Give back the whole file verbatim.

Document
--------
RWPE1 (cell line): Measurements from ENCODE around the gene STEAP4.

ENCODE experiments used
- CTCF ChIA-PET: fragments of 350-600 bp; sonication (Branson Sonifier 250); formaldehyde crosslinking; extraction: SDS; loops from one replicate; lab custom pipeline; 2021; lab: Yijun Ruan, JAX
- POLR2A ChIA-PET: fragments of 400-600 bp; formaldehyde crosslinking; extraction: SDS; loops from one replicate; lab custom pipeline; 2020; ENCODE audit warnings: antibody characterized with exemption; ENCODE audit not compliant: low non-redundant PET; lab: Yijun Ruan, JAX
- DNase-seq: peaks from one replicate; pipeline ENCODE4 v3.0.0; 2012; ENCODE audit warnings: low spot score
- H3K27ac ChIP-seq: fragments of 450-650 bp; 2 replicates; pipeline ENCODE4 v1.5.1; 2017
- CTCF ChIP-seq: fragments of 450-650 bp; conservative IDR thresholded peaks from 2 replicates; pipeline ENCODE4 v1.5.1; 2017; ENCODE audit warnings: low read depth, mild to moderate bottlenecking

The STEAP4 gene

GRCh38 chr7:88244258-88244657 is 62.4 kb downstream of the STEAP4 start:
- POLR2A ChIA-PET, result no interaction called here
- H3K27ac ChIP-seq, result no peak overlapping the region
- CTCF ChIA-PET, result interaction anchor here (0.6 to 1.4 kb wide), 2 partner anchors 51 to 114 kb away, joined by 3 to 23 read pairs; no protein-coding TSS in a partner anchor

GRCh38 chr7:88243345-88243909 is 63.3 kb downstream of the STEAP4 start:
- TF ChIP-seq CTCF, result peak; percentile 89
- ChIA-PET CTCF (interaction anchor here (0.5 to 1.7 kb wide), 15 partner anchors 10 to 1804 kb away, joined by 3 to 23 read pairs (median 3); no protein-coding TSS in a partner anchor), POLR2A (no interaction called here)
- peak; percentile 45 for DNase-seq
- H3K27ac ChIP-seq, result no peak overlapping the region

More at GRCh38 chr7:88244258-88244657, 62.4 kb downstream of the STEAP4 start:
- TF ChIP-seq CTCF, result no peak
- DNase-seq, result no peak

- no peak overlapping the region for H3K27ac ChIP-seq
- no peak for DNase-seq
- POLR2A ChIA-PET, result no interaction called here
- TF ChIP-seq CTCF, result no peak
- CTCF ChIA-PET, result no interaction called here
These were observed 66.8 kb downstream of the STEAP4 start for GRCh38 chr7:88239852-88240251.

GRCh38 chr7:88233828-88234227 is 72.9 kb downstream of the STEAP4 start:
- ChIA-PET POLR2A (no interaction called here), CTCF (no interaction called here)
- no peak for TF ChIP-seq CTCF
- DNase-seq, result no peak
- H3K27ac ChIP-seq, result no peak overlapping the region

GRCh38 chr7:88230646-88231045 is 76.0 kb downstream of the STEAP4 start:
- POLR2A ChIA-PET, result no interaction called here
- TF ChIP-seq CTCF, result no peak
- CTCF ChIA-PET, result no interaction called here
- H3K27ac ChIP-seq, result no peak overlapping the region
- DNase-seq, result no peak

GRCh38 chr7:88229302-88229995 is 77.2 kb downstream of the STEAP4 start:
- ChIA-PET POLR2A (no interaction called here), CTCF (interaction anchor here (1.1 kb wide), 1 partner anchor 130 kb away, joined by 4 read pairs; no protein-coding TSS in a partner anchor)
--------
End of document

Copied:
RWPE1 (cell line): Measurements from ENCODE around the gene STEAP4.

ENCODE experiments used
- CTCF ChIA-PET: fragments of 350-600 bp; sonication (Branson Sonifier 250); formaldehyde crosslinking; extraction: SDS; loops from one replicate; lab custom pipeline; 2021; lab: Yijun Ruan, JAX
- POLR2A ChIA-PET: fragments of 400-600 bp; formaldehyde crosslinking; extraction: SDS; loops from one replicate; lab custom pipeline; 2020; ENCODE audit warnings: antibody characterized with exemption; ENCODE audit not compliant: low non-redundant PET; lab: Yijun Ruan, JAX
- DNase-seq: peaks from one replicate; pipeline ENCODE4 v3.0.0; 2012; ENCODE audit warnings: low spot score
- H3K27ac ChIP-seq: fragments of 450-650 bp; 2 replicates; pipeline ENCODE4 v1.5.1; 2017
- CTCF ChIP-seq: fragments of 450-650 bp; conservative IDR thresholded peaks from 2 replicates; pipeline ENCODE4 v1.5.1; 2017; ENCODE audit warnings: low read depth, mild to moderate bottlenecking

The STEAP4 gene

GRCh38 chr7:88244258-88244657 is 62.4 kb downstream of the STEAP4 start:
- POLR2A ChIA-PET, result no interaction called here
- H3K27ac ChIP-seq, result no peak overlapping the region
- CTCF ChIA-PET, result interaction anchor here (0.6 to 1.4 kb wide), 2 partner anchors 51 to 114 kb away, joined by 3 to 23 read pairs; no protein-coding TSS in a partner anchor

GRCh38 chr7:88243345-88243909 is 63.3 kb downstream of the STEAP4 start:
- TF ChIP-seq CTCF, result peak; percentile 89
- ChIA-PET CTCF (interaction anchor here (0.5 to 1.7 kb wide), 15 partner anchors 10 to 1804 kb away, joined by 3 to 23 read pairs (median 3); no protein-coding TSS in a partner anchor), POLR2A (no interaction called here)
- peak; percentile 45 for DNase-seq
- H3K27ac ChIP-seq, result no peak overlapping the region

More at GRCh38 chr7:88244258-88244657, 62.4 kb downstream of the STEAP4 start:
- TF ChIP-seq CTCF, result no peak
- DNase-seq, result no peak

- no peak overlapping the region for H3K27ac ChIP-seq
- no peak for DNase-seq
- POLR2A ChIA-PET, result no interaction called here
- TF ChIP-seq CTCF, result no peak
- CTCF ChIA-PET, result no interaction called here
These were observed 66.8 kb downstream of the STEAP4 start for GRCh38 chr7:88239852-88240251.

GRCh38 chr7:88233828-88234227 is 72.9 kb downstream of the STEAP4 start:
- ChIA-PET POLR2A (no interaction called here), CTCF (no interaction called here)
- no peak for TF ChIP-seq CTCF
- DNase-seq, result no peak
- H3K27ac ChIP-seq, result no peak overlapping the region

GRCh38 chr7:88230646-88231045 is 76.0 kb downstream of the STEAP4 start:
- POLR2A ChIA-PET, result no interaction called here
- TF ChIP-seq CTCF, result no peak
- CTCF ChIA-PET, result no interaction called here
- H3K27ac ChIP-seq, result no peak overlapping the region
- DNase-seq, result no peak

GRCh38 chr7:88229302-88229995 is 77.2 kb downstream of the STEAP4 start:
- ChIA-PET POLR2A (no interaction called here), CTCF (interaction anchor here (1.1 kb wide), 1 partner anchor 130 kb away, joined by 4 read pairs; no protein-coding TSS in a partner anchor)